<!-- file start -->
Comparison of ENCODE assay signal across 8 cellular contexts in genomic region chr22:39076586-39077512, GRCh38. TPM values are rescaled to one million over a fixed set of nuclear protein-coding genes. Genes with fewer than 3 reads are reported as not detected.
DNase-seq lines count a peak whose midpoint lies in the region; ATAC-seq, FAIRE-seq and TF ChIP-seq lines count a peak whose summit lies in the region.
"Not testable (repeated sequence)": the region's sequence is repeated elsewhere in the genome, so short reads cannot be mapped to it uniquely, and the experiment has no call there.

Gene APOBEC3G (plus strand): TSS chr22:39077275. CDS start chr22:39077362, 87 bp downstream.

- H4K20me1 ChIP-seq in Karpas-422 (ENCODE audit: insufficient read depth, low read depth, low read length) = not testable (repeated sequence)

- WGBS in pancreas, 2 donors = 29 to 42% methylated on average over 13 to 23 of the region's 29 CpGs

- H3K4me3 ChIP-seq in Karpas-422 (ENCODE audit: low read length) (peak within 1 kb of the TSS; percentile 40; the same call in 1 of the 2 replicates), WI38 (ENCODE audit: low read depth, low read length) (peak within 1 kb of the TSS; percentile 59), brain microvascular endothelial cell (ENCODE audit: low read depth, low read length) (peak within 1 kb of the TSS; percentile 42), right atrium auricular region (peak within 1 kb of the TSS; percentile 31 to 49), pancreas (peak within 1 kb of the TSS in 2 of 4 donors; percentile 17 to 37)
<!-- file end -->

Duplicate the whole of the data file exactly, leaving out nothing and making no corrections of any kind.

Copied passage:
Comparison of ENCODE assay signal across 8 cellular contexts in genomic region chr22:39076586-39077512, GRCh38. TPM values are rescaled to one million over a fixed set of nuclear protein-coding genes. Genes with fewer than 3 reads are reported as not detected.
DNase-seq lines count a peak whose midpoint lies in the region; ATAC-seq, FAIRE-seq and TF ChIP-seq lines count a peak whose summit lies in the region.
"Not testable (repeated sequence)": the region's sequence is repeated elsewhere in the genome, so short reads cannot be mapped to it uniquely, and the experiment has no call there.

Gene APOBEC3G (plus strand): TSS chr22:39077275. CDS start chr22:39077362, 87 bp downstream.

- H4K20me1 ChIP-seq in Karpas-422 (ENCODE audit: insufficient read depth, low read depth, low read length) = not testable (repeated sequence)

- WGBS in pancreas, 2 donors = 29 to 42% methylated on average over 13 to 23 of the region's 29 CpGs

- H3K4me3 ChIP-seq in Karpas-422 (ENCODE audit: low read length) (peak within 1 kb of the TSS; percentile 40; the same call in 1 of the 2 replicates), WI38 (ENCODE audit: low read depth, low read length) (peak within 1 kb of the TSS; percentile 59), brain microvascular endothelial cell (ENCODE audit: low read depth, low read length) (peak within 1 kb of the TSS; percentile 42), right atrium auricular region (peak within 1 kb of the TSS; percentile 31 to 49), pancreas (peak within 1 kb of the TSS in 2 of 4 donors; percentile 17 to 37)